ANTIGO — Joyce Zaverousky’s body is bowed, but her spirit is unbending.
Zaverousky will celebrate her 88th birthday on Saturday, Dec. 9, a special day she shares with her great-great-granddaughter, Naja Jayne, who will be 1 year old.
“If you ask me how I am, I always say, ‘I’m as good as God wants me to be, but so are you,’” she said. “You can use it anytime. People need to realize that.”
It’s that can-do attitude that has brought a lifetime of service to her family, her community and her church.
Zaverousky was born in 1929 in White Lake, a time that remains tied to the loggers and railroad men of eastern Langlade County. Her father was both — a timber cruiser and a railroad engineer — and she was the oldest of 10 children who survived past infancy.
The family moved “68 feet inside the city of Antigo” in 1932 and she received her education at the city’s public schools along with the Langlade County Normal School, which churned out teachers by the dozen for the one-room schoolhouses that dotted the area.
With a Baptist father and a Lutheran mother, her early spiritual education was eclectic. The family attended a variety of churches, but it wasn’t until 1950 that she discovered Catholicism.
“We took a senior field trip to Canada when I was at the Normal School, and on the way home we stopped at a little chapel in Superior,” she said. “I was the only one who had a hat. Well, I wore that hat into that church and it was such a calm and warm feeling. I knew this is what God wanted. I never felt as comfortable as I did when I walked into that church.”
She was also comfortable with the Latin Mass common at the time, thanks to her father’s foresight.
“He told me to learn Latin in high school,” she said. “He said that if I was ever in trouble anywhere in the world, I could always call a doctor or a priest because they spoke Latin.”
Zaverousky was baptized in the church the day before her wedding in 1951.
After her marriage, Zaverousky raised three children and taught in small schoolhouses that dotted the area, with picturesque names such as Rocky Glen and Trappe River. She gained her four-year teaching degree from Stevens Point State Teachers College, graduating in 1964, and served as a 4-H leader for 24 years in Shawano and Langlade counties.
Her role in the church grew exponentially after she and her three children moved to Wittenberg in 1970. She found a spiritual home at Holy Family Parish (now Holy Family-St. William), led by Fr. Claude Zabinski.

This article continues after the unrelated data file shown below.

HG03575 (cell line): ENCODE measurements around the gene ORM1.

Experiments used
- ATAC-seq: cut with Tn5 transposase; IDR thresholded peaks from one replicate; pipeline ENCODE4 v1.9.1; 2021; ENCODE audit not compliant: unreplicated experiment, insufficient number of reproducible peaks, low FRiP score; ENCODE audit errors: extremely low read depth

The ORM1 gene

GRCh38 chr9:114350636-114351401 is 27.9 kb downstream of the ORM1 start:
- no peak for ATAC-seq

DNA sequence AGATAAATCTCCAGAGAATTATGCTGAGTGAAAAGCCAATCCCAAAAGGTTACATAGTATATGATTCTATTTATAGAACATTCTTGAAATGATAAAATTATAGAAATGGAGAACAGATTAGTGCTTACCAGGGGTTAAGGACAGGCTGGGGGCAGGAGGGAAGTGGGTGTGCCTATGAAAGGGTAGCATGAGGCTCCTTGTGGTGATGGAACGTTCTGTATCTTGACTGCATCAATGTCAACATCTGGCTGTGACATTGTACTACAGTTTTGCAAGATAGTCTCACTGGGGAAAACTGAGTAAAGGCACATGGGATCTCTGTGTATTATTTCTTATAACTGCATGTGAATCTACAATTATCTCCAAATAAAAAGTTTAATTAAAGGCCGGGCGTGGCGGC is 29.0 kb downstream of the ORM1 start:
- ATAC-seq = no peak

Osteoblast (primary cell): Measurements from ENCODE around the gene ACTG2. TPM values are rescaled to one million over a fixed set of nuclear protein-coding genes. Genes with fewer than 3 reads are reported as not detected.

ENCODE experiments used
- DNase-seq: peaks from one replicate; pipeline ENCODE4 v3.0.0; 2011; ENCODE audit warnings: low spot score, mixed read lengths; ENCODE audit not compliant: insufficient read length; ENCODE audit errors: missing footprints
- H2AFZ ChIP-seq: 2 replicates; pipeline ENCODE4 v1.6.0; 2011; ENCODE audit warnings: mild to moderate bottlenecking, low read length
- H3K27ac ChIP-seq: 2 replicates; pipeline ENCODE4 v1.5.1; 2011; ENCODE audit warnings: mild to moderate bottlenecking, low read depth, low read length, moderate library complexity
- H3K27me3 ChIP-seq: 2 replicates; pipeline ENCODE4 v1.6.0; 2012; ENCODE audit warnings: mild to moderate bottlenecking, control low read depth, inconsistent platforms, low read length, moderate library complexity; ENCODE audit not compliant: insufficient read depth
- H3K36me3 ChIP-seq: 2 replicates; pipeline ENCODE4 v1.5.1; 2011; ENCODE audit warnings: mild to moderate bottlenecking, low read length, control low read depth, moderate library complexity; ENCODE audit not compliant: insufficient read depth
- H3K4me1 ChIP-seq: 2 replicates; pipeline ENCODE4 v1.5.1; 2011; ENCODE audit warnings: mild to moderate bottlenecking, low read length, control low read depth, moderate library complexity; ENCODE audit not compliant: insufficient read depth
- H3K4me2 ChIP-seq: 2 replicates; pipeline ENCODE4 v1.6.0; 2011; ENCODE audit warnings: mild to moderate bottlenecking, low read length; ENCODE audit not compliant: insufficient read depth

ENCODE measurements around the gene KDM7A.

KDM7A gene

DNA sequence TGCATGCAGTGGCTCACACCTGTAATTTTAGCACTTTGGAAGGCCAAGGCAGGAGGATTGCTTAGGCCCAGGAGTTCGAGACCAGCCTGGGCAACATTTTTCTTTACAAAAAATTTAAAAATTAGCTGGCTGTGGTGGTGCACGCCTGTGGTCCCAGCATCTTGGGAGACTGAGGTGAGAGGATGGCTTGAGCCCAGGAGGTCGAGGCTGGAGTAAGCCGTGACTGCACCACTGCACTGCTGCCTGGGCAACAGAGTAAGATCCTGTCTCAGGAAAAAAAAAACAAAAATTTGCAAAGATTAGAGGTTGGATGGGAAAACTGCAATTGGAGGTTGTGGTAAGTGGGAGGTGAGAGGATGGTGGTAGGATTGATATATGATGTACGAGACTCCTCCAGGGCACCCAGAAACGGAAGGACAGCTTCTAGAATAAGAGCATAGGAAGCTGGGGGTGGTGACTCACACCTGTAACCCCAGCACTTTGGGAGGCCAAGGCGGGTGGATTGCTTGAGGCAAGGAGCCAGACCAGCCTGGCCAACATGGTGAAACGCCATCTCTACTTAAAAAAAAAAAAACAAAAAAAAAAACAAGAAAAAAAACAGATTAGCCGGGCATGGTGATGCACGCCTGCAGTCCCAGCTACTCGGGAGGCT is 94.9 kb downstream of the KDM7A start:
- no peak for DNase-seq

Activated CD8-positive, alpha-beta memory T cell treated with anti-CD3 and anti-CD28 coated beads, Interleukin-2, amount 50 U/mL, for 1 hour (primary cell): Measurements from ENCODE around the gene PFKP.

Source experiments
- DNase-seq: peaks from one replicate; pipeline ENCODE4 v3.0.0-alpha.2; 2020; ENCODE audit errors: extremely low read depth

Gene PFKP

“He was like a father to me and I was willing to help him,” she said. “As he grew older I took on more and more duties.”
While continuing to teach at Birnamwood Elementary School, she served the congregation by teaching and coordinating religious education classes for near-toddlers through high school-aged students, along with serving as a lector for 26 years and sacristan for 16 years.
“They would put the call out and I would say, ‘OK God, I’ll do that,’” she said. “Especially with the CCD classes, I wanted them to know the same stories from the Bible that I knew. I also learned more about the Catholic Church by teaching them.”
She added organist duties after Fr. Zabinski overheard her playing.
“He asked me if I could play anything else and if I could read music,” she said. “I said yes and he said, ‘You’re on that organ bench from now on.’ Within a month I had to play the ‘Gloria.’ I sweated through that. The other playing was easy.”
With her children grown and teaching career concluded, Zaverousky returned to Antigo, but not to slow down. She was soon volunteering at All Saints Catholic School, “doing the same things I did when I taught — only with fewer students,” she said.
She became a hospital volunteer and also assumed an active role at SS. Mary and Hyacinth Parish and its Rosary Society.
She also became involved in the Veterans of Foreign Wars Auxiliary, an organization devoted to veterans and their families. She just stepped down as president this year after nearly two decades, and remains secretary.
Her children, once far-flung, have returned to Antigo, which is comforting to her as she battles health issues. There may be brakes on her walker, but that’s the only thing that holds her back.
“One of my favorite sayings is, ‘Jesus, Mary and Joseph, have mercy on me, a sinner,’” she said. “I’m always questioning and then saying, ‘OK God, I’ll do it.’ I do whatever God wants me to do.”